Sunday, June 22, 2008

Afghanistan

Number of British troops in Afghanistan = 8,000
Approximate number who are men = 6400
Approximate number who are women = 1600
Ratio of male to female troops: 4:1
Ratio of male troops to female troops killed so far: 150:1

This week 4 British soldiers were killed in Afghanistan. One of them happened to be a woman, the first British woman killed there in this conflict (compared to 150 men). All four deaths are sad and to be mourned. But what is truly sickening is the manner in which the media have covered this. Predictably, all we've heard about is the woman killed. The three men have been allowed to remain face-less casualties, in fact, they have typically not even been referred to as men, but as soldiers. A typical way that this is reported is: A woman was killed in Afghanistan this week, along with three other soldiers. i.e. whenever men are the victims, their sex isn't mentioned, when women are, its highlighted.

I did a Google news search on 'British soldiers killed Afghanistan' and the first 8 stories all basically exclusively focus on the woman. The first 8 headlines:

War in Afghanistan: 'She was a truly special person who died a hero'
Bryant was on secret mission in Afghanistan
Right or wrong, we must let mothers go to war
A woman’s choice
Double standards on the frontline
Wife 'died a hero' in Afghanistan
'I am devastated beyond words - but so incredibly proud of her'
Family's tears for Sarah – daughter, wife and soldier

Its not until the 9th headline that we hear any mention of the men at all. And then the 10th link tells us that: "In addition to Cpl Sarah Bryant, 26, of the Intelligence Corps, three special forces soldiers were killed in the latest attack."

"In addition", its almost like an after-thought isn't it?

Nevermind, eh? They were only men.

5 comments:

ex jar head said...

The next time some chick complains about equal pay nonsense you can ask her how many women have been killed in Afghan and other such dangerous work compared to men. You will not get a rational answer of course but it's always fun to watch them endlessly blabber their way around reality.

Peregrine John said...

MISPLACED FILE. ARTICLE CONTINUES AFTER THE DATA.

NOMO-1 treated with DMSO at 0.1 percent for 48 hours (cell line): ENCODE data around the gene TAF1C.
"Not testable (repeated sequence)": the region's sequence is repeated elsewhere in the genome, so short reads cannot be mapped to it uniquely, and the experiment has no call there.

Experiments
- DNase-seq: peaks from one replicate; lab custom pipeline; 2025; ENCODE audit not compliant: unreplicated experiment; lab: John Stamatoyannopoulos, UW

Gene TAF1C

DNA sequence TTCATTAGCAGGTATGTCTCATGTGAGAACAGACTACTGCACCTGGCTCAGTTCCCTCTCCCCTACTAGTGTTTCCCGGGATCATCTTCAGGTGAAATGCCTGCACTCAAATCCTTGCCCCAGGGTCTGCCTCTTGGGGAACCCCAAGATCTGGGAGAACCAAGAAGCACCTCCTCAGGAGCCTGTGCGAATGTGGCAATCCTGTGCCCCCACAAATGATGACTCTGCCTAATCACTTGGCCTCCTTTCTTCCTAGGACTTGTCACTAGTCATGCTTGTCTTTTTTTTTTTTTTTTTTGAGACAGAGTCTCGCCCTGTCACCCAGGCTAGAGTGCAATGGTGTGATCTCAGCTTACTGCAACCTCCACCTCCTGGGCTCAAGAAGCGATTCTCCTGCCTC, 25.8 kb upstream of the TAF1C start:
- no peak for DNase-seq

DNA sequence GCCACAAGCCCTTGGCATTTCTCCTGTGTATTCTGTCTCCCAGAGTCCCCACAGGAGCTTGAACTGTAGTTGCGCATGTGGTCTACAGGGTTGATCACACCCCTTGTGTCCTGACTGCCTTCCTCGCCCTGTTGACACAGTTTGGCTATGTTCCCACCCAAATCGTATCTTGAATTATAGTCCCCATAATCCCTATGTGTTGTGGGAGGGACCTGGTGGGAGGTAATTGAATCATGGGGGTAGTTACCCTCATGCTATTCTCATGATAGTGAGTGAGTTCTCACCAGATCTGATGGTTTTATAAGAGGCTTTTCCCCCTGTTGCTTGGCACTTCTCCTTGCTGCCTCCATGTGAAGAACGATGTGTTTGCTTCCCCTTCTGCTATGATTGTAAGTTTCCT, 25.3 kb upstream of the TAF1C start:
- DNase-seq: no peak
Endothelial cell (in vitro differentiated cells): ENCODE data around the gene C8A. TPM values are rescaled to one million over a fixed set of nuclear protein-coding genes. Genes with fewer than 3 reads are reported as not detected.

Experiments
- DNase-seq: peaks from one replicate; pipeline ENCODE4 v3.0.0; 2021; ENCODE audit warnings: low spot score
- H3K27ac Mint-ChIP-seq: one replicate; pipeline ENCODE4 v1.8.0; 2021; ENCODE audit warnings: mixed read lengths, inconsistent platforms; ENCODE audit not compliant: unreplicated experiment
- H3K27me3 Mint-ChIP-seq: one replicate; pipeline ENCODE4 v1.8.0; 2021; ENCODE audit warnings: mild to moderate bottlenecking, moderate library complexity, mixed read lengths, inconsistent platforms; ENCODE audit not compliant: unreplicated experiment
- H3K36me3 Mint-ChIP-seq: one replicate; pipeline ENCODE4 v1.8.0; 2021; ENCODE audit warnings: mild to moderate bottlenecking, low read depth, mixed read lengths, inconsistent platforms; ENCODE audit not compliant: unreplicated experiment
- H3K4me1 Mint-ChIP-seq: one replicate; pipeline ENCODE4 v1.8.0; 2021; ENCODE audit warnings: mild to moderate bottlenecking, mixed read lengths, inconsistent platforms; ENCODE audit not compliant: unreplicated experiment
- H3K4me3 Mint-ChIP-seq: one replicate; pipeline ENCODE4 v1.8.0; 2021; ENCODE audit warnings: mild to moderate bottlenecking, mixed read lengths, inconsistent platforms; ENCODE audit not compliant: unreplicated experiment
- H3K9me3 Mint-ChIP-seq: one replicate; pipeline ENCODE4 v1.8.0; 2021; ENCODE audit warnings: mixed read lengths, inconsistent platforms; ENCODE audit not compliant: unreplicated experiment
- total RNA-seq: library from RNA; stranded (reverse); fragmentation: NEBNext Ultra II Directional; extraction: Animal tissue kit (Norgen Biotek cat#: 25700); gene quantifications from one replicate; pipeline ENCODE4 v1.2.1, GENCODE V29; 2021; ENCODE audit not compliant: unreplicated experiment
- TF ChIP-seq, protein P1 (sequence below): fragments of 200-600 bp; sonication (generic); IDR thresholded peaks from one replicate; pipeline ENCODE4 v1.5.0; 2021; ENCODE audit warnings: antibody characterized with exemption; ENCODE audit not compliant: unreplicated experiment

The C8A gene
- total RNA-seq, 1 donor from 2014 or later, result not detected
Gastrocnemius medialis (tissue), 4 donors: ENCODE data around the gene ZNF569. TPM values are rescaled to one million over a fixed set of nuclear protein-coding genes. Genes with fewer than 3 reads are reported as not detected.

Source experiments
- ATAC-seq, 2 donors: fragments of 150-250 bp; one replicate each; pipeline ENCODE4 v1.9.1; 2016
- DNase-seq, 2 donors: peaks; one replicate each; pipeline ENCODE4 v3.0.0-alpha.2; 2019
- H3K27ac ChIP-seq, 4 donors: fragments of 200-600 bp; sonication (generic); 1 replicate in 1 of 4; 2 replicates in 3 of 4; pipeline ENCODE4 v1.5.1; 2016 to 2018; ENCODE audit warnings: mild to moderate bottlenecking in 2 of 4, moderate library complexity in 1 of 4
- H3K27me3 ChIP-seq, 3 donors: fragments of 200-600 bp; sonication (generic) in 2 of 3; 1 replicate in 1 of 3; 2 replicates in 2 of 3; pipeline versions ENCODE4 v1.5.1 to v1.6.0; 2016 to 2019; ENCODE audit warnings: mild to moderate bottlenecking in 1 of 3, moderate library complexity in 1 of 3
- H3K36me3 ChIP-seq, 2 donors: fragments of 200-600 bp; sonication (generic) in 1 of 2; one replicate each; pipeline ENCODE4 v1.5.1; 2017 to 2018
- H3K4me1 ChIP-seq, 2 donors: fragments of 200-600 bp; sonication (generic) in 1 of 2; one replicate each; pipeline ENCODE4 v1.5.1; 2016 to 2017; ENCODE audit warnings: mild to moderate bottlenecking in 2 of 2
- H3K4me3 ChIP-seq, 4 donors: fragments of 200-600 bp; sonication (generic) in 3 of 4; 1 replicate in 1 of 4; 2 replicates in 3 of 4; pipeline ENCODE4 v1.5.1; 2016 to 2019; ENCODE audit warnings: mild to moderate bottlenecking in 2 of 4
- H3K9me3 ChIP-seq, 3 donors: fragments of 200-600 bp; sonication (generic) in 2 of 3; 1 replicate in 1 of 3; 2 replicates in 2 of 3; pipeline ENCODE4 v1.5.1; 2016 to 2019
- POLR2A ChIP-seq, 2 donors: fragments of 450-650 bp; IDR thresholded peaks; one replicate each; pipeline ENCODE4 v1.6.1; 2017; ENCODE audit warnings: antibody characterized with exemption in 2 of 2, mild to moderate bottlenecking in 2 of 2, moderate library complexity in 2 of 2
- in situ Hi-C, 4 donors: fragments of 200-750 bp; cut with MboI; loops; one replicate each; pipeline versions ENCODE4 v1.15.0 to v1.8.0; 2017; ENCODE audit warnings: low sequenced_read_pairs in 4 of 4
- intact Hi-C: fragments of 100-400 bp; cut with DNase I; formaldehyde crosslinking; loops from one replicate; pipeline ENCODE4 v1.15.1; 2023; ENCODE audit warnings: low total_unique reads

Kudos to the Guardian for questioning the whole hubbub.

Anonymous said...

Let me figure this out.

We have 1600 women in Afghanistan, and they are doing exactly the same job as the men, facing exactly the same dangers, and displaying equal bravery, as we are assured time and again. And yet while men are regularly killed, it has taken all this time before just one female has shared the same fate.

The only explanation that makes any sense is that women have to be all-but immune to bullets and bombs, due to some unknown faculty or power that is totally absent from men, who die quite easily when you shoot them or blow them up.

So whatever this magical female immunity is, should we not be exploiting it to the full by ensuring that only women serve in war zones? At the same time, should we not be researching this power to discover where it comes from and how it works? And why the unfortunate Bryant was apparently the only female soldier in Afghanistan who didn't have it, or lost it at the critical moment?

For heavens sake, we have the secret of military invincibility right there in our hands - or rather in the hands of our invincible women - and we are dithering about like imbeciles, wasting our time sending useless and vulnerable men out there to try to do the job? What are we thinking of? Bring all those weak and feeble men home, replace them with power-enriched women, and watch them clean out the Taliban in next to no time and with a minimum of casualties.

Paul Parmenter

tba said...

Bravo, Paul Parameter. Braveo.

tba said...

Oops. I meant Paul Parmenter.

The hypocrisy in the reporting of deaths is so OBVIOUS that any feminists who professes to not see the double standard is a lying hag.